Fortunately, there is a contingency plan: Fedora’s release engineering team made a “classic” version of Fedora 27 Server — very similar to F26 Server, but with F27’s updated package set. The quality assurance ran this version through validation testing, and it’s being released, so:

  • Fedora 27 Modular Server Gets Canned; Fedora 27 Server Classic Released

    -
    The Fedora Project's plans on delivering an initial "Fedora 27 Modular Server" build constructed under their new packaging principles has been thwarted.

    Due to less than stellar feedback on their Fedora 27 Modular Server build, the Fedora Modular working group is going back to the drawing board for determining a brighter future to its design. Previous to being canned, F27 Modular Server was delayed to January but is now being abandoned in its current form.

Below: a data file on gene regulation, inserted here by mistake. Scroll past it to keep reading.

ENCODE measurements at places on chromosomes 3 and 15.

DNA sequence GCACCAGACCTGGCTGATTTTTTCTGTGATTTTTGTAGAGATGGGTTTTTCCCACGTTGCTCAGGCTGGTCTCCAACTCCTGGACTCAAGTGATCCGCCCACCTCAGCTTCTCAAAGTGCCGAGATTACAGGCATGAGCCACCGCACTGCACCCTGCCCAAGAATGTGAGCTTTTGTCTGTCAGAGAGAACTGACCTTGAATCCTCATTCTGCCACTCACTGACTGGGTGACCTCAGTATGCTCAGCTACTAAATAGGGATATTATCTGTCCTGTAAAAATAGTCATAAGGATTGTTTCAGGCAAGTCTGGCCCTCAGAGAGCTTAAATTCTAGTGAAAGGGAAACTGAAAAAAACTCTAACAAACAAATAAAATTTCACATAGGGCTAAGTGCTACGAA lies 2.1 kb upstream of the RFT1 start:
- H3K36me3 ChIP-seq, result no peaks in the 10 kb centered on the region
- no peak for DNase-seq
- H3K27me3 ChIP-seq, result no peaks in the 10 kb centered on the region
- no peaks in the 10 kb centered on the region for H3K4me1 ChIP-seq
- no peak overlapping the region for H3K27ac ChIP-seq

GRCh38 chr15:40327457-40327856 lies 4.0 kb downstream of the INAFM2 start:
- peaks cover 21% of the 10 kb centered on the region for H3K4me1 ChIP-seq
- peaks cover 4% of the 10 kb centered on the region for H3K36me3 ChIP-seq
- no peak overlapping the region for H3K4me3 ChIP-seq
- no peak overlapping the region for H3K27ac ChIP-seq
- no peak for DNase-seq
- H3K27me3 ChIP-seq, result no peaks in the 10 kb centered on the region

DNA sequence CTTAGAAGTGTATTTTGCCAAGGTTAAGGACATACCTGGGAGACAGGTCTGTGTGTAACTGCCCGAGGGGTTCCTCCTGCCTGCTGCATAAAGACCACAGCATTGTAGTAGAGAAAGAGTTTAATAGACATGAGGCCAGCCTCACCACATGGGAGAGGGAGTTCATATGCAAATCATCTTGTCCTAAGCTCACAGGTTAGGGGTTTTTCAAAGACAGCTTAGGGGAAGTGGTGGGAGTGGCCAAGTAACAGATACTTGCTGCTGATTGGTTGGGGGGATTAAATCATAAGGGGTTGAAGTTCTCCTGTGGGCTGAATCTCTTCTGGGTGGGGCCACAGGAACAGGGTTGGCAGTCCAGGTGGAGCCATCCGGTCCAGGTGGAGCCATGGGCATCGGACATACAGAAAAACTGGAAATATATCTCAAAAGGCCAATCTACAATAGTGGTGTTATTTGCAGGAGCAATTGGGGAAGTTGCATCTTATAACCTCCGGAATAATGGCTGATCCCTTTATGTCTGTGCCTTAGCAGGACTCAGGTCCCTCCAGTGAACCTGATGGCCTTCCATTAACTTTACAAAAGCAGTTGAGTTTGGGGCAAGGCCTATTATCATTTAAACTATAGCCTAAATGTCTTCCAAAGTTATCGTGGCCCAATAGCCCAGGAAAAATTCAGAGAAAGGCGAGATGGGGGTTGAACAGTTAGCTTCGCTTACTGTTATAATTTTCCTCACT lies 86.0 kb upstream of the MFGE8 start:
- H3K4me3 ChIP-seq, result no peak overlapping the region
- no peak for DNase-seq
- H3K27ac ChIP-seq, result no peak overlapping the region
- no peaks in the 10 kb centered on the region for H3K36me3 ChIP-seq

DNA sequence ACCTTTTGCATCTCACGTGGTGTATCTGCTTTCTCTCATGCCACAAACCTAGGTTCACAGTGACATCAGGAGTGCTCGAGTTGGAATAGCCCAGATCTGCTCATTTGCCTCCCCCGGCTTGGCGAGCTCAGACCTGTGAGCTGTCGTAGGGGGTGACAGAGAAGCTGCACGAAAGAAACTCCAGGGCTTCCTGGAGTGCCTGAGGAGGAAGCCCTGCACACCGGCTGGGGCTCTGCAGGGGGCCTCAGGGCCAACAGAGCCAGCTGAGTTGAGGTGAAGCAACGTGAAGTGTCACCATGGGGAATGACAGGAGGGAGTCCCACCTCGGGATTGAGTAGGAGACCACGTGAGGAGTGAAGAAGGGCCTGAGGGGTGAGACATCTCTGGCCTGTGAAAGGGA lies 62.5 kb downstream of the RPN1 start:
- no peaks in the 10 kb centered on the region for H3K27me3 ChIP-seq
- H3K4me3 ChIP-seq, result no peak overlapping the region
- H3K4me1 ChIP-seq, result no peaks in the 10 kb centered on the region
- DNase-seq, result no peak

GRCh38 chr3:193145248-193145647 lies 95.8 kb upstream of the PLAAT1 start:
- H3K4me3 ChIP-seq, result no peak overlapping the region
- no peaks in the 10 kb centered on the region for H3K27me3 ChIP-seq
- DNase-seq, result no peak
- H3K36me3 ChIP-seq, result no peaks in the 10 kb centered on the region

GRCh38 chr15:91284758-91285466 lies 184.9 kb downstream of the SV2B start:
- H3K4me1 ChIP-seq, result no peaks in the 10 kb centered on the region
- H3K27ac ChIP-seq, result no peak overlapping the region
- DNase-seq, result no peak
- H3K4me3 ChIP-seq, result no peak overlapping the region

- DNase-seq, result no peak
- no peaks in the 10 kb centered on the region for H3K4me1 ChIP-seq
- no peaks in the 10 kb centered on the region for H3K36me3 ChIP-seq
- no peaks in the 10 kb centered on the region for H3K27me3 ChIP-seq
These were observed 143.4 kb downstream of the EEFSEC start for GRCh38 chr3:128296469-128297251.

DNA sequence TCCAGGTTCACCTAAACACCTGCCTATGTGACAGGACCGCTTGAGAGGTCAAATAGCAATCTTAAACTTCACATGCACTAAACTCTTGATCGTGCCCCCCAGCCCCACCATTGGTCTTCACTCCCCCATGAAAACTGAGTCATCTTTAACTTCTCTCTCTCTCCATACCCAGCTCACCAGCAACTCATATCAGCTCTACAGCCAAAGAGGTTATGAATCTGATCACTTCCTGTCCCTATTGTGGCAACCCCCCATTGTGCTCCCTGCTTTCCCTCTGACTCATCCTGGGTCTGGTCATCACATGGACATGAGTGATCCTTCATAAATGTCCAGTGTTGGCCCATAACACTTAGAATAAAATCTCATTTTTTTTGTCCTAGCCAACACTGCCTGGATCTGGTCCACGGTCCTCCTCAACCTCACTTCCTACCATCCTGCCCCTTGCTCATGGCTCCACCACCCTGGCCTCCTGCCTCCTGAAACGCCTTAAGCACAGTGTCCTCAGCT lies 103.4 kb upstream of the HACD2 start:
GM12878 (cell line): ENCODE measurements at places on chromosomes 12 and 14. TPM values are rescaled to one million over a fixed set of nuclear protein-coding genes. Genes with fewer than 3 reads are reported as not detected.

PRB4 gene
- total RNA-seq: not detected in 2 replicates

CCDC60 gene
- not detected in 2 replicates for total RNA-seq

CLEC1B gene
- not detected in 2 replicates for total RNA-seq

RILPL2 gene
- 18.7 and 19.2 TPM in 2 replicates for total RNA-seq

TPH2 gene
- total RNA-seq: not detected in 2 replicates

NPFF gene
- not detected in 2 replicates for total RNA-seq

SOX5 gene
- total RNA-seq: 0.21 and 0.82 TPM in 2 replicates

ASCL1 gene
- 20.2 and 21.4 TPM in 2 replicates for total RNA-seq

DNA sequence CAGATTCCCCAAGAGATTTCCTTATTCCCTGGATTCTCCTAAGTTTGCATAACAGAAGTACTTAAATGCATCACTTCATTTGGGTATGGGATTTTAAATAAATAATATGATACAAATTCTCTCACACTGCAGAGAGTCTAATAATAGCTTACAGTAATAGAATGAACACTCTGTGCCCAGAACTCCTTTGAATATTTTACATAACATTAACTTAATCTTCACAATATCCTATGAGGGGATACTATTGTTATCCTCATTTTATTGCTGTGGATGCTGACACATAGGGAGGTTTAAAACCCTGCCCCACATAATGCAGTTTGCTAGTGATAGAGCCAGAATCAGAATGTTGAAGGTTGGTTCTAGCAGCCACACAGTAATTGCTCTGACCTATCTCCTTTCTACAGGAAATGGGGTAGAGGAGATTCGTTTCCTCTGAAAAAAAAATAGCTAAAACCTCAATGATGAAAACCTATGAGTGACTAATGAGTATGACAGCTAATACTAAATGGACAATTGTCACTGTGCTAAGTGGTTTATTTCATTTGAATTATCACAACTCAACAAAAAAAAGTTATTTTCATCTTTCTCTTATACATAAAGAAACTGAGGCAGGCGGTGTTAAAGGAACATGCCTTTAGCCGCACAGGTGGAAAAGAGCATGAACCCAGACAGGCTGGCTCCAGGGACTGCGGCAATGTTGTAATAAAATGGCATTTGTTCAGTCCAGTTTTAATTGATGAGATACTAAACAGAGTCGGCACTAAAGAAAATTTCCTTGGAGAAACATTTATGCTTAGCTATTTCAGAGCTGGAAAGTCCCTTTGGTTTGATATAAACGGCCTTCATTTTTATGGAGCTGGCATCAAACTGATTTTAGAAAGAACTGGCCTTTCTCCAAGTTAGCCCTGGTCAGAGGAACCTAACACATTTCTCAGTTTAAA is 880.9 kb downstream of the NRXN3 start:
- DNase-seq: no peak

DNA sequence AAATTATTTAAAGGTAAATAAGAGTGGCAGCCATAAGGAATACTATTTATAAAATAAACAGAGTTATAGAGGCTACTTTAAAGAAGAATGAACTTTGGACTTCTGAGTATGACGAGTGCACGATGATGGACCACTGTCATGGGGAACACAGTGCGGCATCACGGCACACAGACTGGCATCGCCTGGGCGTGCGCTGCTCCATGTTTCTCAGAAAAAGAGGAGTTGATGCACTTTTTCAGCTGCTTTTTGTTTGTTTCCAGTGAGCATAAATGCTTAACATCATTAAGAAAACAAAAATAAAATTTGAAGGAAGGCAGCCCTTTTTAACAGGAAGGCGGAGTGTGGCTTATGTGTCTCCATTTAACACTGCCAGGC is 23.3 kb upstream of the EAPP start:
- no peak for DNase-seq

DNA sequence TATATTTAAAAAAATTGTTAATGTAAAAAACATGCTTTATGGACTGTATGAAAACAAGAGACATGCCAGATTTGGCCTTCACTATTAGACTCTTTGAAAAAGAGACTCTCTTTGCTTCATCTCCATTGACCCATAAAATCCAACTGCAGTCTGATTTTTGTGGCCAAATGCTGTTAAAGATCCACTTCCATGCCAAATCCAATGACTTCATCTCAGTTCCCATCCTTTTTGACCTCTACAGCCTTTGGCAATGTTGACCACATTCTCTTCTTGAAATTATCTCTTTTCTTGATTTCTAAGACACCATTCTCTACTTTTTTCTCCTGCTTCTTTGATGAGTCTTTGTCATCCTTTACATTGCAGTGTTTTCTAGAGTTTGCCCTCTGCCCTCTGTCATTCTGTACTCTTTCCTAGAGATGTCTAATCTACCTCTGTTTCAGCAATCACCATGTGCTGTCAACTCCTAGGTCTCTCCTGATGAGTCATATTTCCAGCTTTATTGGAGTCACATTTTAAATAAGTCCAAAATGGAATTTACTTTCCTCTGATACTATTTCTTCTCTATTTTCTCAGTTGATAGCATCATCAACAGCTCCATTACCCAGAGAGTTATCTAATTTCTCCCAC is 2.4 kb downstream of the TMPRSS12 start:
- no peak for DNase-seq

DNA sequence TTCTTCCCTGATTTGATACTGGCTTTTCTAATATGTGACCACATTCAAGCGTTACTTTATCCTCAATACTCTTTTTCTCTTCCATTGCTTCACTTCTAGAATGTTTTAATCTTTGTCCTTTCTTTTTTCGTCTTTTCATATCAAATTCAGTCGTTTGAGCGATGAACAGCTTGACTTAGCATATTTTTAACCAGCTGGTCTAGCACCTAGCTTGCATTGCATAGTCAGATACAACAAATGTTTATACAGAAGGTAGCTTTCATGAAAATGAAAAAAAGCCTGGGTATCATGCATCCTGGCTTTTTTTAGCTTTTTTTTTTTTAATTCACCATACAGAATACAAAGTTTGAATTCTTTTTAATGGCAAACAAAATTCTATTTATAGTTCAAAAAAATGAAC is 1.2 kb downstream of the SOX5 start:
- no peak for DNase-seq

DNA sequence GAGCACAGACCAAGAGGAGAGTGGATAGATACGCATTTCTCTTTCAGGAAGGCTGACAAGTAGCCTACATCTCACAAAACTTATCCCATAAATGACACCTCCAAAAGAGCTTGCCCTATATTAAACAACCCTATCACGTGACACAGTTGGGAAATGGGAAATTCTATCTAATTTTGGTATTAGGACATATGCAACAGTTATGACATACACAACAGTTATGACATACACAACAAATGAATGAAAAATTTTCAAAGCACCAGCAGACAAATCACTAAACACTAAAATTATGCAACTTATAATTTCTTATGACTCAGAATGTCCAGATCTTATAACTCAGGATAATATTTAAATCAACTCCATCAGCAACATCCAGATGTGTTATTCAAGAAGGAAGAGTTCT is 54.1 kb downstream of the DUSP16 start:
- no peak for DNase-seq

Red Hat and Fedora

Filed under
Red Hat

Fedora council elections canceled

Filed under
Red Hat

The Fedora Project's currently underway elections for the Fedora Council, FESCo, and the Mindshare committee have been canceled due to some glitches in making the interview material available. The project plans to get its act together and retry the elections in early January.

Read more

Fedora 27 Gnome - Downhill and down

Filed under
Red Hat
Reviews

Fedora 27 is another in a long string of passionless, apathetic, badly stitched autumn releases that just make the Linux desktop look ever sadder and less relevant than ever before. Tons of hardware problems, crashes, bleak and useless UI, fonts and color problems, broken Samba. On the upside, media and smartphone support is good, performance is reasonable for an ancient box, and Nvidia drivers setup was elegant.